Verity Jane, gifted app-whisperer, has been out of work since her exit from a brief but problematic relationship with a Silicon Valley billionaire. Then she signs the wordy NDA of a dodgy San Francisco start-up, becoming the beta tester for their latest product: a digital assistant, accessed through a pair of ordinary-looking glasses. “Eunice,” the disarmingly human AI in the glasses, soon manifests a face, a fragmentary past, and an unnervingly canny grasp of combat strategy. Verity, realizing that her cryptic new employers don’t yet know this, instinctively decides that it’s best they don’t.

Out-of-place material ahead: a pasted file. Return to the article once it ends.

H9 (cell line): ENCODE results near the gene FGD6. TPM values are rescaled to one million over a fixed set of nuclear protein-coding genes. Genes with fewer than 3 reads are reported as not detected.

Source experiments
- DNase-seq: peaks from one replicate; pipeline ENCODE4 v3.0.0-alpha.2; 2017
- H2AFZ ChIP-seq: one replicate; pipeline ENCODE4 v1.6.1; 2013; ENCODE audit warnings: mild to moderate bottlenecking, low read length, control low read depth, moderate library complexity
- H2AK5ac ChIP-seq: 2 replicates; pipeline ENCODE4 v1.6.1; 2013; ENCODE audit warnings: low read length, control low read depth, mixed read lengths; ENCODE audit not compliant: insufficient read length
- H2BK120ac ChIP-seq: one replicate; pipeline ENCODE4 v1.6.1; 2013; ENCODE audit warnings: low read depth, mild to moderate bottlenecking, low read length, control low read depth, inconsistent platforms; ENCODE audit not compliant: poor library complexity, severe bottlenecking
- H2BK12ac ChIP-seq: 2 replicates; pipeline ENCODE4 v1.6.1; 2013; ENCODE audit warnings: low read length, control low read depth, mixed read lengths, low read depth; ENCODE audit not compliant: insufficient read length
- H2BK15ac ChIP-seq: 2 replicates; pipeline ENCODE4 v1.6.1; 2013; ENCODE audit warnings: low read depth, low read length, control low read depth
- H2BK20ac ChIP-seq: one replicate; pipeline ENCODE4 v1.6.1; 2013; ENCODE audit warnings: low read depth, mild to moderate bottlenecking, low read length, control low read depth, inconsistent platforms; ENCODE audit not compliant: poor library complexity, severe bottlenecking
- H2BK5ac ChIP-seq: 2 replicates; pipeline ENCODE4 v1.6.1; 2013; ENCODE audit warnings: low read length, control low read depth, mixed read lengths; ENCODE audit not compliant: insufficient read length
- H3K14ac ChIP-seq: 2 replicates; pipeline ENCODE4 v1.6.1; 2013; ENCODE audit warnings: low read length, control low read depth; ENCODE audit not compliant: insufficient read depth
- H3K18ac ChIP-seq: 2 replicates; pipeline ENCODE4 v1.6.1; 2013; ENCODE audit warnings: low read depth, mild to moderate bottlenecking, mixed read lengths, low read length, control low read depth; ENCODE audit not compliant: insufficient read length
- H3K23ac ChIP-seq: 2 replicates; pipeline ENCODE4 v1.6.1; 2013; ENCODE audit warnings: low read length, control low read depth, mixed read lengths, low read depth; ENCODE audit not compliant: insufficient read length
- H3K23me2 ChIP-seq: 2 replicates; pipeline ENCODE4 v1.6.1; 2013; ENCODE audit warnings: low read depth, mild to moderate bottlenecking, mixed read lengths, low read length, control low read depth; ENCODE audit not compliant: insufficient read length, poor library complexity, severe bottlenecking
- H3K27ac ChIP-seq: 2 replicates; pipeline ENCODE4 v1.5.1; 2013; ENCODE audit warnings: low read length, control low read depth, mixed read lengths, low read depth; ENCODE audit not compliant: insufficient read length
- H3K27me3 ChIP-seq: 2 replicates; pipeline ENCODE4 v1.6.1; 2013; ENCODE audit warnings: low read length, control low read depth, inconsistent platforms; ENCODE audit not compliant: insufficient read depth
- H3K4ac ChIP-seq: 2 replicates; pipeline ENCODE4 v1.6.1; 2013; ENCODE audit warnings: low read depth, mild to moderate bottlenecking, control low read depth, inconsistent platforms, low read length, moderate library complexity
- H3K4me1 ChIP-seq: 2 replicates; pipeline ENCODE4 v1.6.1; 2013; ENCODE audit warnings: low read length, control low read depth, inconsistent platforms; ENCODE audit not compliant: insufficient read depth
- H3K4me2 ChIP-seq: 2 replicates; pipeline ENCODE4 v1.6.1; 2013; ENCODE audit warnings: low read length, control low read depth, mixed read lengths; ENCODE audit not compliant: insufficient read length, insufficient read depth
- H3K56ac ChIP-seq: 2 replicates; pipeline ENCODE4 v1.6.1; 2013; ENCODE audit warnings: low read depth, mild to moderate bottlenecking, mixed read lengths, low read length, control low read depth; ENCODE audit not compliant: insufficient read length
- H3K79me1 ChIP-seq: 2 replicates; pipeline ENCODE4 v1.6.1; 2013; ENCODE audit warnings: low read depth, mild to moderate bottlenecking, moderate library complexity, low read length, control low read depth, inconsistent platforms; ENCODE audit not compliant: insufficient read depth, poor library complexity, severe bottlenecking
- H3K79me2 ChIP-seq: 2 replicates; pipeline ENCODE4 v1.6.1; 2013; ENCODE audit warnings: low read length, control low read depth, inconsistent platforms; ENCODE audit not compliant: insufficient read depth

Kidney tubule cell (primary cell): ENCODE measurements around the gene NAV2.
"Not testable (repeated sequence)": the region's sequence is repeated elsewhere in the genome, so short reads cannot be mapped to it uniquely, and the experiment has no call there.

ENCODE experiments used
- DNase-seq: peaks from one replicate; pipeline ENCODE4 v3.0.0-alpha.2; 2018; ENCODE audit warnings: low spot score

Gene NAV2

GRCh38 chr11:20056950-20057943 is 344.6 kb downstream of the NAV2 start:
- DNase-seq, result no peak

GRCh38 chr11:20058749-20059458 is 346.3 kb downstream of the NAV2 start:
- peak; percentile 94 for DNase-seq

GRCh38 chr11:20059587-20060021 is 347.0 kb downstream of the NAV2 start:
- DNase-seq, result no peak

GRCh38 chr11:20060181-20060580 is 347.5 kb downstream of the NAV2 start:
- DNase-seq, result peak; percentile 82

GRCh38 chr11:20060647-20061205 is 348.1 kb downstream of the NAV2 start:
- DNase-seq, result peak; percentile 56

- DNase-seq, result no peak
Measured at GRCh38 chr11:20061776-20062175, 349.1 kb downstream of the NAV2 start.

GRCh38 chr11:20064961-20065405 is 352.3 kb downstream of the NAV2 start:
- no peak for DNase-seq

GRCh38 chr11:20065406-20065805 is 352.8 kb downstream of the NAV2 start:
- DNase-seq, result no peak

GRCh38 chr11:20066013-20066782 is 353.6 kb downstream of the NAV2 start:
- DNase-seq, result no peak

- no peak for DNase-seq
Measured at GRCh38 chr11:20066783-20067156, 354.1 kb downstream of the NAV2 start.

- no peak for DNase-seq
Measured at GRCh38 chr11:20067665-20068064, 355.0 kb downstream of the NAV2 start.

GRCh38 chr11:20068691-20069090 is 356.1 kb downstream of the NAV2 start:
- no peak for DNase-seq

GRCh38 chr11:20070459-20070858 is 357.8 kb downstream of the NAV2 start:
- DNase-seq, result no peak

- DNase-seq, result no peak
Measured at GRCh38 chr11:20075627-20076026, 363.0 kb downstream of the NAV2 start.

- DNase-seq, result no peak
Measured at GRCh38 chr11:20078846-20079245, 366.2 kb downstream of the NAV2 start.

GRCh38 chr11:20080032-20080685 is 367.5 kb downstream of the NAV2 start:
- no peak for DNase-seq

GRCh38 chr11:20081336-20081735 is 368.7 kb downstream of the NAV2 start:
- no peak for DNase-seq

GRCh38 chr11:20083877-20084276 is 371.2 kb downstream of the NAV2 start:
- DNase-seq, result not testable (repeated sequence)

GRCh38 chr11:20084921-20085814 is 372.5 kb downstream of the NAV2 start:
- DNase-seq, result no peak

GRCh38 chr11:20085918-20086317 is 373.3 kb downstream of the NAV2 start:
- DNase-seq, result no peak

I sometimes worry that I’m not clever enough to read Gibson. He lives about five minutes in the future and seems to believe that exposition is for other people. With an large cast of characters, and a mind-bending turn of phrase, this book was a struggle to get through.
It’s a whirlwind of confusion, wrapped up in an alternative future which isn’t as unlikely as you might suppose given the divergent nature of reality constrained by plausibility. Did that make sense? That’s about the level of meta-negative we’re dealing with here.
Once I finished the book, I discovered that it was the sequel to an earlier novel! I don’t think that made a difference to my enjoyment. It is a bonkers-fun story which works as a stand-alone book. Despite the grandiose plot, it doesn’t really go anywhere. It’s an energetic ride through the future – but all feels a little bit futile.